Then, when is React Native appropriate?
When it was released in 2015, React Native quickly gained popularity. It provided an alternative approach to the existing hybrid solutions at the time. It offered the benefits of being cross-platform, while addressing their biggest limitations and drawbacks.
React Native is similar to other existing platforms in that it uses web concepts and languages to write mobile apps, but different in that the resulting app is a first class citizen —an actual native app with native components. It is in many ways the ideal solution for writing cross-platform mobile apps, and our preferred framework at Rocket when native is not an option.
Going back to the translation analogy, while we wouldn’t read a translation of a language we speak natively, in practice we use translations in our everyday lives to understand things otherwise inaccessible to us. We accept that sometimes what gets lost in translation is not as important as the information itself. Translations broaden the reach of knowledge, which would otherwise remain a prisoner to the limits of its creator’s language.
sometimes what gets lost in translation is not as important
It is no different with React Native, sometimes it’s necessary to accept the tradeoffs.
Thus, these are there are two things I look for when deciding if it makes sense to use React Native:
The decision would be simpler if there was an easy way to measure how much of the app's needs —present and future— are supported out of the box by React Native, vs how much will require custom implementations. As an agency, having worked on many projects (both native and React Native), we can make a more informed decision, but if I tried to make a rule of thumb, I’d bundle all that complexity as the app’s "peculiarity". Think of it as a level that measures how common and simple vs special and complex an app is.
The more common, the more likely it is that the existing components and features that React Native supports out of the box will be sufficient. On the other hand, if the app has very specific needs, or it has to support the latest features that are very specific to a given OS, then the peculiarity value would be higher. It is a way to measure the risk level of React Native becoming a problem either during development or down the road (because of issues already mentioned).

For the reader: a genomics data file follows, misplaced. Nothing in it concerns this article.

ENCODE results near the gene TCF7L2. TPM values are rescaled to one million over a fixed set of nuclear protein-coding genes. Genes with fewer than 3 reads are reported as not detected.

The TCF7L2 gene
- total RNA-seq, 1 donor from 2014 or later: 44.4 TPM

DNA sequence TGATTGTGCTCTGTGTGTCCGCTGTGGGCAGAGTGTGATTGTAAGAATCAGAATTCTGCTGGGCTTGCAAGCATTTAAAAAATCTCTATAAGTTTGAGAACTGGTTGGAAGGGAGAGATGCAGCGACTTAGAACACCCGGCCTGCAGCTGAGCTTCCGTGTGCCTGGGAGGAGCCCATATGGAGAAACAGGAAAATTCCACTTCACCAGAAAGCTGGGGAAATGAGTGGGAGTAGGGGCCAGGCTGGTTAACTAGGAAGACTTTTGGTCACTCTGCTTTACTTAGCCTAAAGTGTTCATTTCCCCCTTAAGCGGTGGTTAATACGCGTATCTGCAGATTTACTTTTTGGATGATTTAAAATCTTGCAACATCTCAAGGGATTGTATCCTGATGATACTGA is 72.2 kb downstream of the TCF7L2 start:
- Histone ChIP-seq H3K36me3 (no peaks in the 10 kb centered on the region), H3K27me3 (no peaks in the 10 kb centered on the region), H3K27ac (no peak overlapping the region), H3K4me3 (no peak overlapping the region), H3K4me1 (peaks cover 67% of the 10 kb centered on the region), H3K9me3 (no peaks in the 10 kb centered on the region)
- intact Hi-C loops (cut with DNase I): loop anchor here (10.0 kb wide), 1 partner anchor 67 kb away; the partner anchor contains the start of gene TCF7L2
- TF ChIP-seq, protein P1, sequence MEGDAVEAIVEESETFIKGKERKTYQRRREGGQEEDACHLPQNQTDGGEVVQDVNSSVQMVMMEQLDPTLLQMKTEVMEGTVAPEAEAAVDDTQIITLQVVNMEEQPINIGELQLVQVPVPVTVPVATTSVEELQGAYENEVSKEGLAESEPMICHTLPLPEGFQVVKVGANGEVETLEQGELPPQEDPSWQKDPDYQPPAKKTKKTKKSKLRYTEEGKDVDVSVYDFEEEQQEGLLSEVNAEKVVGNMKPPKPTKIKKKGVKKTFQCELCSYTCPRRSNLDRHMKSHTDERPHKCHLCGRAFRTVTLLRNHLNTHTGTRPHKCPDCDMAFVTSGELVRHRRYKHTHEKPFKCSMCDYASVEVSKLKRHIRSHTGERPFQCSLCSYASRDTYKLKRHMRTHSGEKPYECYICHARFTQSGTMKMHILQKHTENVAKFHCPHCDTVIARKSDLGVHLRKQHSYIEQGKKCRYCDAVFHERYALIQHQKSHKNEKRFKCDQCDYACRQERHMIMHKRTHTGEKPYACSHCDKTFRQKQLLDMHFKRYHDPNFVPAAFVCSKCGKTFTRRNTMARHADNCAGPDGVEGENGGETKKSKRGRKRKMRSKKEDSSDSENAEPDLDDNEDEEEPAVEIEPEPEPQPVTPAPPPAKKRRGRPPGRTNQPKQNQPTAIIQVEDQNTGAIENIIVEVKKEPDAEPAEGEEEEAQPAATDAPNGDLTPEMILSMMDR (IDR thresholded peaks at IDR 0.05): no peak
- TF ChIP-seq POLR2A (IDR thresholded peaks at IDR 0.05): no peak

This is not to say that complex apps can’t be written using React Native, but there is a point where writing native modules for everything is way more costly than just writing the app natively.
Learning a new language just to be able to understand a book is not practical. Similarly, sometimes it makes more sense to use an existing team that already knows the technology. The ability to tap into an in-house team of web engineers is invaluable. There are, of course, mobile specific traits to be learned, but React plus web development knowledge can be useful. So if you have a team of React developers and no native iOS / Android developers, perhaps writing the app in React Native is for you (assuming there’s no need to write native modules).
Writing an app is a big investment, so it’s natural to look for a solid foundation, one that will not limit the app to reach its full potential, and one that will be as resilient as possible to future changes. Both native and React Native have strengths and weaknesses, and using the right approach can save time, frustration, and money. Native, the more conservative approach, might not always be most efficient way. While React Native’s strengths come at a cost with a higher long term risk of potential complications and lack of flexibility. Understanding these risks, the project vision, and product reach can help your team make the best decision.